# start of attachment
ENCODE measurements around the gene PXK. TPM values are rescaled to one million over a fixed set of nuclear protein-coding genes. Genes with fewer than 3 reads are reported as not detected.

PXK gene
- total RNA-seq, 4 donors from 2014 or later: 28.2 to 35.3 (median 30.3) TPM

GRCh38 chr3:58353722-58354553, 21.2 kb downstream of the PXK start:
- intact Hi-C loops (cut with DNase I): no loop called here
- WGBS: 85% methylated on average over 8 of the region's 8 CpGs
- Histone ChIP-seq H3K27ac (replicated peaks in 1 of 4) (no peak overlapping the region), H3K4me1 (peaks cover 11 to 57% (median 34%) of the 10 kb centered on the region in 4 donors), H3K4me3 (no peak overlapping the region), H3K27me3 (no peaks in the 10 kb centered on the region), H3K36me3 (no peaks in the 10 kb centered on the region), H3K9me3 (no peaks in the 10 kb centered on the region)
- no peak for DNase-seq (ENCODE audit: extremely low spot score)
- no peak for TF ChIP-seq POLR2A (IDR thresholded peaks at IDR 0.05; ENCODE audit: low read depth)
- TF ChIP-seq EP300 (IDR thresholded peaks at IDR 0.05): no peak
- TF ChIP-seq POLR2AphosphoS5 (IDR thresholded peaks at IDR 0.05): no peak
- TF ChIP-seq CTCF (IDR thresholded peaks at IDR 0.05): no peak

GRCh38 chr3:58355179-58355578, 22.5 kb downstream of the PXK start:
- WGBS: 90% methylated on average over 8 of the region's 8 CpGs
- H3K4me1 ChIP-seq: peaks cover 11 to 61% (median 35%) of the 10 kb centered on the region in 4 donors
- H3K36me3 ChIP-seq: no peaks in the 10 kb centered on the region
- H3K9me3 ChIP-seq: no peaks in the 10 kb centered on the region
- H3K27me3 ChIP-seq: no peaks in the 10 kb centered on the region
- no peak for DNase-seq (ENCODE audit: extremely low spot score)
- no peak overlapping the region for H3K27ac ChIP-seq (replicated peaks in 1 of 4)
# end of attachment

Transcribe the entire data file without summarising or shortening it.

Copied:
ENCODE measurements around the gene PXK. TPM values are rescaled to one million over a fixed set of nuclear protein-coding genes. Genes with fewer than 3 reads are reported as not detected.

PXK gene
- total RNA-seq, 4 donors from 2014 or later: 28.2 to 35.3 (median 30.3) TPM

GRCh38 chr3:58353722-58354553, 21.2 kb downstream of the PXK start:
- intact Hi-C loops (cut with DNase I): no loop called here
- WGBS: 85% methylated on average over 8 of the region's 8 CpGs
- Histone ChIP-seq H3K27ac (replicated peaks in 1 of 4) (no peak overlapping the region), H3K4me1 (peaks cover 11 to 57% (median 34%) of the 10 kb centered on the region in 4 donors), H3K4me3 (no peak overlapping the region), H3K27me3 (no peaks in the 10 kb centered on the region), H3K36me3 (no peaks in the 10 kb centered on the region), H3K9me3 (no peaks in the 10 kb centered on the region)
- no peak for DNase-seq (ENCODE audit: extremely low spot score)
- no peak for TF ChIP-seq POLR2A (IDR thresholded peaks at IDR 0.05; ENCODE audit: low read depth)
- TF ChIP-seq EP300 (IDR thresholded peaks at IDR 0.05): no peak
- TF ChIP-seq POLR2AphosphoS5 (IDR thresholded peaks at IDR 0.05): no peak
- TF ChIP-seq CTCF (IDR thresholded peaks at IDR 0.05): no peak

GRCh38 chr3:58355179-58355578, 22.5 kb downstream of the PXK start:
- WGBS: 90% methylated on average over 8 of the region's 8 CpGs
- H3K4me1 ChIP-seq: peaks cover 11 to 61% (median 35%) of the 10 kb centered on the region in 4 donors
- H3K36me3 ChIP-seq: no peaks in the 10 kb centered on the region
- H3K9me3 ChIP-seq: no peaks in the 10 kb centered on the region
- H3K27me3 ChIP-seq: no peaks in the 10 kb centered on the region
- no peak for DNase-seq (ENCODE audit: extremely low spot score)
- no peak overlapping the region for H3K27ac ChIP-seq (replicated peaks in 1 of 4)